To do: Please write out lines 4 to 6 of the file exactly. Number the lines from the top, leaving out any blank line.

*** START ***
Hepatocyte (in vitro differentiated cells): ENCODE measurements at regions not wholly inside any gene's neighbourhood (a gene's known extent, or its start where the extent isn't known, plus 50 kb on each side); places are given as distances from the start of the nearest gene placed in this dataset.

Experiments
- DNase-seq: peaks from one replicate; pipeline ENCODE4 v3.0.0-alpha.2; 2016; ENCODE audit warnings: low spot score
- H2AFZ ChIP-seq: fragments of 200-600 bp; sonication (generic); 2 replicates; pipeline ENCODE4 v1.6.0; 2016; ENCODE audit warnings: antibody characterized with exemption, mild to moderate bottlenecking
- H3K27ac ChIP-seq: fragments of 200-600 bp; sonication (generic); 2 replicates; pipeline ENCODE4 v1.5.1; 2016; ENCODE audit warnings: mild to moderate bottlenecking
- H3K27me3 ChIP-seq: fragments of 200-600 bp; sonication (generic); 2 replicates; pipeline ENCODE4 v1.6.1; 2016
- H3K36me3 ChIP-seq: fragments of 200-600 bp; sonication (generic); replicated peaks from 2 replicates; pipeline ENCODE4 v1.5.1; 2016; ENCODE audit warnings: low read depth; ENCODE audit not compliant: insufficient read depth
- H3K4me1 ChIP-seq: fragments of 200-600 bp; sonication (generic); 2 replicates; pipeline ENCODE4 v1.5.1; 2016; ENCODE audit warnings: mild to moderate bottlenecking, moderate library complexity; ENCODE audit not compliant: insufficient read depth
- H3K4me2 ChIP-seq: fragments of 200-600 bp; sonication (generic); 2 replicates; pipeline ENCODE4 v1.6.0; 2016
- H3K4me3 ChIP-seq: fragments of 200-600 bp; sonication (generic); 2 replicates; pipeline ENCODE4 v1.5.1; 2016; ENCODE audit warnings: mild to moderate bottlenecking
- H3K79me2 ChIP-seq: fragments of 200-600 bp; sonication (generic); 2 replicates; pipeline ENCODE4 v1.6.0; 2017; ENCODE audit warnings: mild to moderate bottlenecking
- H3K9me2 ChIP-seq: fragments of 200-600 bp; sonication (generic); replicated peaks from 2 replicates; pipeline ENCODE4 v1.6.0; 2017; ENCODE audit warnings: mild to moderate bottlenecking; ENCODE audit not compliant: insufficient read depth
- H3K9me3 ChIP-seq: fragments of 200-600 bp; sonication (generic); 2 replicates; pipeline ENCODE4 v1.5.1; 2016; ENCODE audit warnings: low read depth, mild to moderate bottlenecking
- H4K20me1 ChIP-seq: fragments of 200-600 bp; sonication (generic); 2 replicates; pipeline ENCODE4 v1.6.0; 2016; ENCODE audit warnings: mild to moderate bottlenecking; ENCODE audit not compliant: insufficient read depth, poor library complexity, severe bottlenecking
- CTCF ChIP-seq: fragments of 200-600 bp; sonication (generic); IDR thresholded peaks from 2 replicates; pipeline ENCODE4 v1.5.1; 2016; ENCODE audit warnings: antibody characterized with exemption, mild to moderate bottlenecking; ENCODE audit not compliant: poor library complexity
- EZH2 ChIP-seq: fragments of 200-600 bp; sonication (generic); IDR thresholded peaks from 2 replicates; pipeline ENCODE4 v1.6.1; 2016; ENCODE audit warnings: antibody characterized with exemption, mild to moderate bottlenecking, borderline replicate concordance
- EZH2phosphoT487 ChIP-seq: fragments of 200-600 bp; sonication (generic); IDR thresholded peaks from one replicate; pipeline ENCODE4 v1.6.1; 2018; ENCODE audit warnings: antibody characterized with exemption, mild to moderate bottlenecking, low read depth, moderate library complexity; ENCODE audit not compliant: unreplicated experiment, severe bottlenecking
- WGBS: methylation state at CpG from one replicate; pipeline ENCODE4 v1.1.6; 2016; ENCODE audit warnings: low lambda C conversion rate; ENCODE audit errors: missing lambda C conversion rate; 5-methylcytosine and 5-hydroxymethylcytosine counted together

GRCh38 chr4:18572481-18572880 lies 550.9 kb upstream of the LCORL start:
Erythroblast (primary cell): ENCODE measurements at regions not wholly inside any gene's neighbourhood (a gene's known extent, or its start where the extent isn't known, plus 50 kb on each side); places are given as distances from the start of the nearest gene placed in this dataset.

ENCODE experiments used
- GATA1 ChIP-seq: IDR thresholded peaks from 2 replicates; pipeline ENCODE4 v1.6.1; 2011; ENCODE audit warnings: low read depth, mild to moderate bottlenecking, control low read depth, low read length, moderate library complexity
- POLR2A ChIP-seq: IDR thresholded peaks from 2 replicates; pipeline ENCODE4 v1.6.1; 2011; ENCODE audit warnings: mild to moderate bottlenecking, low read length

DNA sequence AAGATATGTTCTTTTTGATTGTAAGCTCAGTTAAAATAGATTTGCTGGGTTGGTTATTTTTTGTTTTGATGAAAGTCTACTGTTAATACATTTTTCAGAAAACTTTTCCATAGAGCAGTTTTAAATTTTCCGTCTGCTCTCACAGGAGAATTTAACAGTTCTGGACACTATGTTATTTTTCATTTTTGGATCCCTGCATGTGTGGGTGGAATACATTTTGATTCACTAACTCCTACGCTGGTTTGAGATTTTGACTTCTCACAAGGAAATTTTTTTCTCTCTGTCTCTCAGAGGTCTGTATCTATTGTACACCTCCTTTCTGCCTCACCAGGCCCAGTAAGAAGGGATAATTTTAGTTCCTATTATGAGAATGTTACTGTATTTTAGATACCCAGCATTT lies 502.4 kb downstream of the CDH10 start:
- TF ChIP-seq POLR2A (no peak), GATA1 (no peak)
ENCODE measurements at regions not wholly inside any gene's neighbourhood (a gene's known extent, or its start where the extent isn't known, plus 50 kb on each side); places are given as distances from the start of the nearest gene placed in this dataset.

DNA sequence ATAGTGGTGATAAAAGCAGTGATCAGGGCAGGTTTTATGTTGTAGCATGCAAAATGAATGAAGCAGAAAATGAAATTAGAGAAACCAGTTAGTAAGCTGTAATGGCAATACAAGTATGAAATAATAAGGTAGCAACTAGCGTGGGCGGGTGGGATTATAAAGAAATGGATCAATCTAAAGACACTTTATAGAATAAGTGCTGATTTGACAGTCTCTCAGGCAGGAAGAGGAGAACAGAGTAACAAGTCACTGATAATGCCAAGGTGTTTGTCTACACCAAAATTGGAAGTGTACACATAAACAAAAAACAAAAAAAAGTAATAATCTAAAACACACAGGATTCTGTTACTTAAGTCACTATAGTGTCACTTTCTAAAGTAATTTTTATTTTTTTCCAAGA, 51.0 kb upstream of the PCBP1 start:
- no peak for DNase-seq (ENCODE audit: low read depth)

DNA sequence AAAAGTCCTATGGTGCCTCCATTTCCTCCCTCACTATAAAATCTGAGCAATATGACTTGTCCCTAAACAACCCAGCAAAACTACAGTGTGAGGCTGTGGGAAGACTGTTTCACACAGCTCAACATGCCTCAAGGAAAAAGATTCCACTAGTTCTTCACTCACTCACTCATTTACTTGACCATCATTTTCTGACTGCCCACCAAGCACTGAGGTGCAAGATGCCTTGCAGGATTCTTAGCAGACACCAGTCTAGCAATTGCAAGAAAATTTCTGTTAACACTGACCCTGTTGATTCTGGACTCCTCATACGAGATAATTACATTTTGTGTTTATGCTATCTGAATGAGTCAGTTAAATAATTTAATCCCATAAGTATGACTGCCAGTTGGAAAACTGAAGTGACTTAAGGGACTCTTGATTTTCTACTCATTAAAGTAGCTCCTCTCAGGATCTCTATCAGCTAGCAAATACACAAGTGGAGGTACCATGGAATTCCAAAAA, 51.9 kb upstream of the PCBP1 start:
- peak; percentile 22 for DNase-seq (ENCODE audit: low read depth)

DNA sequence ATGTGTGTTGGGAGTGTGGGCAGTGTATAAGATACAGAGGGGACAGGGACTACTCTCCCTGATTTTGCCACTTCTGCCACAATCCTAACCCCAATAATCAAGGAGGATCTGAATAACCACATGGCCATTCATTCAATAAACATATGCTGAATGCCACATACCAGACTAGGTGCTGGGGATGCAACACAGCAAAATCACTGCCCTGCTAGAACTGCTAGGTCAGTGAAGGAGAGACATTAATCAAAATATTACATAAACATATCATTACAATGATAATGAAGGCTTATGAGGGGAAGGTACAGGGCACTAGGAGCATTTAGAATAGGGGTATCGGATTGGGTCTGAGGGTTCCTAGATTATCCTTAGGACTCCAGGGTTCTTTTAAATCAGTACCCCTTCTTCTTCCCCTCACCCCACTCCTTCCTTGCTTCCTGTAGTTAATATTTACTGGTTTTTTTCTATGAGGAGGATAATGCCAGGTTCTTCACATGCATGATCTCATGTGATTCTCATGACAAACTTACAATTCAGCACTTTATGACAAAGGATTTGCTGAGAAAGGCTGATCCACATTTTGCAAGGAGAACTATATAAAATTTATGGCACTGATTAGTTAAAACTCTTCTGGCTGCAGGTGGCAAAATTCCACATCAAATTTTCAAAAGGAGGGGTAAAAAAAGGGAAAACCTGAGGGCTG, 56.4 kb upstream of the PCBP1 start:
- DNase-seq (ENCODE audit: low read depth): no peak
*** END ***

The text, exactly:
- H2AFZ ChIP-seq: fragments of 200-600 bp; sonication (generic); 2 replicates; pipeline ENCODE4 v1.6.0; 2016; ENCODE audit warnings: antibody characterized with exemption, mild to moderate bottlenecking
- H3K27ac ChIP-seq: fragments of 200-600 bp; sonication (generic); 2 replicates; pipeline ENCODE4 v1.5.1; 2016; ENCODE audit warnings: mild to moderate bottlenecking
- H3K27me3 ChIP-seq: fragments of 200-600 bp; sonication (generic); 2 replicates; pipeline ENCODE4 v1.6.1; 2016